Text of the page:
How Mike Budenholzer can use Giannis Antetokounmpo

The Milwaukee Buck’s biggest acquisition in free agency this summer wasn’t Brook Lopez or Ersan Ilyasova, it was Mike Budenholzer.  The former coach of the year winner is a major upgrade from their last coach, Jason Kidd. The Bucks last season lacked a consistent structure and identity; they mainly went as Giannis Antetokounmpo went. With Bud at the helm, Giannis will finally have a highly-regarded coach to help guide the Bucks through the first round of the playoffs.

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The 2014-15 season Budenholzer won Coach of the Year the Atlanta Hawks won 60 games, made it the conference finals, and sent four players to the all-star game despite not having a true “top guy.” Their system was based on ball and player movement that led to one of the more balanced attacks that season. Since that season, the Hawks made it to the playoffs two more times despite slowly losing a few of their key pieces. The Hawks spent this past season tanking and parted ways with Bud – who had no interest in a rebuild – when it ended. Once available on the market, Budenholzer became the hottest name out there. After a flirtation with the Toronto Raptors, he chose to take the Bucks job.

The Bucks lacked shooting last season, which hampered a lot of what they could do offensively. Shooting was a priority this season to create more space for Giannis, and they hopefully got that with the additions of Lopez Ilyasova. With Antetokounmpo’s special skills, Bud can use him in many different ways. In Atlanta, he used a lot of actions at the elbows, with dribble-handoffs (DHO) to create shots.

Here is a piece of Hawks’ motion, the action starts with the ball entered into the elbow with a double staggered on the weak side. While the player is coming off the double pindown, the big man at the elbow initiates a DHO with that player. The second clip is a variation of the same action, with the wing player curling around the first pick in the double-stagger action, and the picker coming off the pindown for the DHO that turns into a pick-and-roll.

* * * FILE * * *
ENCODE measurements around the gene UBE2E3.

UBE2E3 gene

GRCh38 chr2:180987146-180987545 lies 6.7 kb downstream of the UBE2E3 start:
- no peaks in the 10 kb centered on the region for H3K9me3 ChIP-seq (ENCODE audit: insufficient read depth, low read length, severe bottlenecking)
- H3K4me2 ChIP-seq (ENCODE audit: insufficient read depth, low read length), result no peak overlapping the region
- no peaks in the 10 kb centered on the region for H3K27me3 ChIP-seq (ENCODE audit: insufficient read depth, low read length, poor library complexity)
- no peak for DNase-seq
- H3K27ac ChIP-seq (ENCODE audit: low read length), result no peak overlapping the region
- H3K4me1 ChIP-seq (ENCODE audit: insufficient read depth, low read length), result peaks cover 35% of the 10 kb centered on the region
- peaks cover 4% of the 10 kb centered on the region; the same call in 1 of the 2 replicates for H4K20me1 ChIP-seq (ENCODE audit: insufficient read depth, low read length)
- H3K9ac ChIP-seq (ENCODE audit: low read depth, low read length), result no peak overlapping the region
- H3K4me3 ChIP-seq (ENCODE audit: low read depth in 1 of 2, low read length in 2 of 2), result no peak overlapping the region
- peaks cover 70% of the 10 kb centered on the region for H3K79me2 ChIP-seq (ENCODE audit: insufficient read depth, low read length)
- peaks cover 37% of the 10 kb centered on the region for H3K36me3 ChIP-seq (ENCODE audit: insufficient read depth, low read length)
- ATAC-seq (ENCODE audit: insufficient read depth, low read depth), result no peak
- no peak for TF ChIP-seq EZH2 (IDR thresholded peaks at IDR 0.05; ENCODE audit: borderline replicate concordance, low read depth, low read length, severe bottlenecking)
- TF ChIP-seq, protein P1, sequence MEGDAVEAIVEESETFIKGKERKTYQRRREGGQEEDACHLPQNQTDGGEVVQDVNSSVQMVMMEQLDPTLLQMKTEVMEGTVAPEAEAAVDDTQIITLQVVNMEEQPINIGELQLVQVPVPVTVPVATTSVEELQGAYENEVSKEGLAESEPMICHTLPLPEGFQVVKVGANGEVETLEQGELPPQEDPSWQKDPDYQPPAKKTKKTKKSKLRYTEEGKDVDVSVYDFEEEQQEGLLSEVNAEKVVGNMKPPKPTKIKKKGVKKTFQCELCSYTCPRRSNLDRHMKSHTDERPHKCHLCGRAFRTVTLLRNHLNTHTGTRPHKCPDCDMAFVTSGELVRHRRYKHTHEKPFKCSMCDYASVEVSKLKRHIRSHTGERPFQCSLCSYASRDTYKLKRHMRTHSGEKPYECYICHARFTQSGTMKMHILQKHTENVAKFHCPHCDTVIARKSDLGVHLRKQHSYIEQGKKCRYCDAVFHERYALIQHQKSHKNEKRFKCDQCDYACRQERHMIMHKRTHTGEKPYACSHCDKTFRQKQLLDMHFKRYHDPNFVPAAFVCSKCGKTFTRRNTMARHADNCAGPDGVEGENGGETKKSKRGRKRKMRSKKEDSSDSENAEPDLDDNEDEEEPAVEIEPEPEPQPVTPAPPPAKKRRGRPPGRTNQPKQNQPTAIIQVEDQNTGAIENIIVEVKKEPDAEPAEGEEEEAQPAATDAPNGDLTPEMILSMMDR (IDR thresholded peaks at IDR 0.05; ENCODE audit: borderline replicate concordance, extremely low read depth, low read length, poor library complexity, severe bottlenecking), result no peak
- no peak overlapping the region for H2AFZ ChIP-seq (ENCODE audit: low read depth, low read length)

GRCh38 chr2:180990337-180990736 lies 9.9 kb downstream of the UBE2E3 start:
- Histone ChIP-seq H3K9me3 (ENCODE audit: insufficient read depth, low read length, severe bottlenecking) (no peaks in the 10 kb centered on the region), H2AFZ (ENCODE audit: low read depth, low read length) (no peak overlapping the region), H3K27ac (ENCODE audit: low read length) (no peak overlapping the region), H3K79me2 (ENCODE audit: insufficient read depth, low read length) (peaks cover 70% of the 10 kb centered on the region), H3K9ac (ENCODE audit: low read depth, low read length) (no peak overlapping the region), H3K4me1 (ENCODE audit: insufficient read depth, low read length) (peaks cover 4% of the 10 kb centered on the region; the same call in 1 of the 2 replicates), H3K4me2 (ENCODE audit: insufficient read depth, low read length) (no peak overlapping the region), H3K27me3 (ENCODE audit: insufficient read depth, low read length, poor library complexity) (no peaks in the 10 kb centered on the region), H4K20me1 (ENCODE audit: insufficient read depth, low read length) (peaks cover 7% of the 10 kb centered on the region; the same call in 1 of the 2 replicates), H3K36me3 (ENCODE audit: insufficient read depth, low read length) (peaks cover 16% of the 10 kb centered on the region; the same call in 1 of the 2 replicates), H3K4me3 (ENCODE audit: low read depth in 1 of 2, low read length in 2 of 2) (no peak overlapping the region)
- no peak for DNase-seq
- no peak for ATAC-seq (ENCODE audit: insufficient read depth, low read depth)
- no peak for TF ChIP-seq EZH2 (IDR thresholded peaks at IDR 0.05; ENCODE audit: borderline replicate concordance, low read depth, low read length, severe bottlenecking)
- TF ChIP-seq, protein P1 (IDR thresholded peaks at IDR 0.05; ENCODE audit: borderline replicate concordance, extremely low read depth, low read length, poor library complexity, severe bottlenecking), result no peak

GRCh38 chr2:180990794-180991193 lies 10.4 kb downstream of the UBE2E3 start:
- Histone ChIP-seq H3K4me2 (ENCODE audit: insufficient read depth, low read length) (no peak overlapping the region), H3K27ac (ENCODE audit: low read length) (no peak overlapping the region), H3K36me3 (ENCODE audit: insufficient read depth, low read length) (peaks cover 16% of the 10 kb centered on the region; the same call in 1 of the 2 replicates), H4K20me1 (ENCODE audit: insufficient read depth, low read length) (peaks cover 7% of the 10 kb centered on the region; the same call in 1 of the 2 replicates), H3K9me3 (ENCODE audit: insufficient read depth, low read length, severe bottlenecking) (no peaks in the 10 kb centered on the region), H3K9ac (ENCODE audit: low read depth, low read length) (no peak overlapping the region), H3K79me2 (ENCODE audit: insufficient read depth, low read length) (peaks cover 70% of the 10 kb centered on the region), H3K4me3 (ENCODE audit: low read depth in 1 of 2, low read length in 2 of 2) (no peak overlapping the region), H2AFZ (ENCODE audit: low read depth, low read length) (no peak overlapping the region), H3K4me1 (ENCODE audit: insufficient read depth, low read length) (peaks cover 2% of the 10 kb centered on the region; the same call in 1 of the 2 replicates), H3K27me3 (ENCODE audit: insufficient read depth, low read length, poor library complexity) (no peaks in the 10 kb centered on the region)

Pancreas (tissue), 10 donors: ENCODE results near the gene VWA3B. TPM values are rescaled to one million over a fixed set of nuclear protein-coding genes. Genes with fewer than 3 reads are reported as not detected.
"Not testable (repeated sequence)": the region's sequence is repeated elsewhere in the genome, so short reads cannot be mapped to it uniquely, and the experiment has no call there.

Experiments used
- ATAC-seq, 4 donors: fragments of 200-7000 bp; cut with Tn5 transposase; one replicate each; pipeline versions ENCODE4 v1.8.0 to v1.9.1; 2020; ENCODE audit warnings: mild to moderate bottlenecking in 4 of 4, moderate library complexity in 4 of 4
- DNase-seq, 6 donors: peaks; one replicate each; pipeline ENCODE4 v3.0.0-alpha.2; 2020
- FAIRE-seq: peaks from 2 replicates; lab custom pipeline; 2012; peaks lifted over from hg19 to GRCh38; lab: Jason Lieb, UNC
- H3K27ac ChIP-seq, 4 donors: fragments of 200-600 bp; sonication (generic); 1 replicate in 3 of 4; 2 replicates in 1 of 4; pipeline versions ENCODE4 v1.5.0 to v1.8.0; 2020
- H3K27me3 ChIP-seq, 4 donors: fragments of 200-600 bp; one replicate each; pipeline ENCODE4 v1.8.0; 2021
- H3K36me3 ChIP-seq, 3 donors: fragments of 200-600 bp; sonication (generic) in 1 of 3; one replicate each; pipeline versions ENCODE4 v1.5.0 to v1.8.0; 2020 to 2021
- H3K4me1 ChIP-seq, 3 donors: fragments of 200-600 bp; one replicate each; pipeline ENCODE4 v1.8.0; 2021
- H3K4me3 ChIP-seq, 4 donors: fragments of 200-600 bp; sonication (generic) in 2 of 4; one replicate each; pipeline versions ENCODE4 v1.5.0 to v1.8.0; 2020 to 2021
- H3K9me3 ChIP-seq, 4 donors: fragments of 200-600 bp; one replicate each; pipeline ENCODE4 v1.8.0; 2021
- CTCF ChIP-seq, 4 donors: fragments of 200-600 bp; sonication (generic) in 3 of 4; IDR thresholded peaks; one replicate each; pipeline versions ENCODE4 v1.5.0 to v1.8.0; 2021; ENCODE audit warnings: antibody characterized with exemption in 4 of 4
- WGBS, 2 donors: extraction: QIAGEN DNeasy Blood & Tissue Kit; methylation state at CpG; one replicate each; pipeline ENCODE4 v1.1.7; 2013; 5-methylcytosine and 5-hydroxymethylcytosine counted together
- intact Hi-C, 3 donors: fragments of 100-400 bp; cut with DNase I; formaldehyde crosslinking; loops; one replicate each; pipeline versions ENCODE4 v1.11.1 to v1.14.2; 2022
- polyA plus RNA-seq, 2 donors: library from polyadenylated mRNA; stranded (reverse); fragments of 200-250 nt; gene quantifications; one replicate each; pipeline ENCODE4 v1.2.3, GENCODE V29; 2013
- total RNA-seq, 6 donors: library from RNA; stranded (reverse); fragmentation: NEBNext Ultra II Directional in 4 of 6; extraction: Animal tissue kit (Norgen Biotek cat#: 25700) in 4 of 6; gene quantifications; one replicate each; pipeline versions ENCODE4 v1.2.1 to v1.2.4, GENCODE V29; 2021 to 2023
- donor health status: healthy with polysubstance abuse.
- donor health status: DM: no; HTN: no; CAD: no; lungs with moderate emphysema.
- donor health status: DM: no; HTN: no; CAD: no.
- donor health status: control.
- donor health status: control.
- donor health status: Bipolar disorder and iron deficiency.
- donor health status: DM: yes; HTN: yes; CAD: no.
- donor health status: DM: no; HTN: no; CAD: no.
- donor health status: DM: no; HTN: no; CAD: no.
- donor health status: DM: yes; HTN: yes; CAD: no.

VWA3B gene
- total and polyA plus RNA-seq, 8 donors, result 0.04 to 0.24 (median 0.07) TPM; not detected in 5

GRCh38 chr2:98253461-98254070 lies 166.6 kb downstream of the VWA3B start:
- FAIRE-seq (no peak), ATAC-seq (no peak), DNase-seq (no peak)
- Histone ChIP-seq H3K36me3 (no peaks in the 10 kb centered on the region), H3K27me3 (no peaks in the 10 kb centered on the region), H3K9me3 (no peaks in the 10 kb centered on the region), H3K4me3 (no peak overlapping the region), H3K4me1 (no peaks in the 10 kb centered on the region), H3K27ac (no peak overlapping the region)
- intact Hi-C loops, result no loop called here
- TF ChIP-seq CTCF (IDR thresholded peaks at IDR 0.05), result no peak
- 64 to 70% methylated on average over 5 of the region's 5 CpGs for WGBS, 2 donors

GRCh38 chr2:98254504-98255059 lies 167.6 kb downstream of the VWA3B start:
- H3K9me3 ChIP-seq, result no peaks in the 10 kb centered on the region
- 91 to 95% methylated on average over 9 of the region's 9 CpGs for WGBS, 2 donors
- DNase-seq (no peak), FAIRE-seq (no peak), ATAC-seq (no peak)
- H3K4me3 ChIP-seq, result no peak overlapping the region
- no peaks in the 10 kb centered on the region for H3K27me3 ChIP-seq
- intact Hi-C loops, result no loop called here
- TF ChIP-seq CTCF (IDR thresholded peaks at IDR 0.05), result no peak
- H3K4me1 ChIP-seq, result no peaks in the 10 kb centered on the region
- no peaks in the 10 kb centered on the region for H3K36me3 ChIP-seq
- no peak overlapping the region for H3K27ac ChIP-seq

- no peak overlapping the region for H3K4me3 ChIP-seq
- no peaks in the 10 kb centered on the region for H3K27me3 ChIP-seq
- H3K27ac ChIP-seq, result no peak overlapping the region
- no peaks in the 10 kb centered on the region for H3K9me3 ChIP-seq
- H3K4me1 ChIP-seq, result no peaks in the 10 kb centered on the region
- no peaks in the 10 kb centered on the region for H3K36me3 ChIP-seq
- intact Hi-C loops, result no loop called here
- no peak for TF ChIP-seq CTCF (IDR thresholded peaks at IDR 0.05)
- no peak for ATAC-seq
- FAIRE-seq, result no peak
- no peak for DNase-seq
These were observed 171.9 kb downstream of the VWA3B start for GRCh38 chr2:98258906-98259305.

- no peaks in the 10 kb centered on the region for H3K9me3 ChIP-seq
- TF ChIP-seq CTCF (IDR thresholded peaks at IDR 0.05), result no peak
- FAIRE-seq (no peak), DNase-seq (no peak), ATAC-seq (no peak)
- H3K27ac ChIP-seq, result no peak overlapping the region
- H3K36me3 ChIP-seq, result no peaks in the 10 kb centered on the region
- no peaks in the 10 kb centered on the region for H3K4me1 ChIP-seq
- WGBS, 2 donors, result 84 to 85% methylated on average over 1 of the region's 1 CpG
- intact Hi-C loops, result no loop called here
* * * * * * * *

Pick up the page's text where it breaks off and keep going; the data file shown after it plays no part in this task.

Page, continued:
With Giannis’ versatility, Bud can put him at the elbow where he can run the DHO action with Khris Middleton or Eric Bledsoe, which would open up the possibility of him faking the hand-off and turning straight to the rim. He could also be positioned in the corner to come off the double stagger action, receive the handoff and turn the corner to the rim. There are several different actions the Bucks can use off of this action.

This is another Atlanta play that could be even more potent in Milwaukee. The Hawks run a cross-screen into a side pick-and-roll, and while that action is happening, the screener comes off the double stagger screen. This play has a lot of actions and with the Bucks’ personnel, Bud can tweak it. Middleton can set the cross screen for Giannis and come off the double stagger for three. Giannis and Bledsoe could run the pick-and-roll, or Giannis can just post up on the block giving Bledsoe the option to either pass to him or Middleton coming off the pin downs.

Budenholzer has never coached a talent like Giannis; not in the five years with the Hawks, or the 16 he spent in San Antonio as an assistant. With Giannis, he could use him at the elbows, run him off DHOs, let him run the offense, or employ him as a decoy at times to get open looks for guys like Middleton.

This coaching hire was crucial for the Bucks. They have a young superstar with MVP talent under contract for three more years, so they need to nail this one. By acquiring the best available coach on the market, they’ve done just that.

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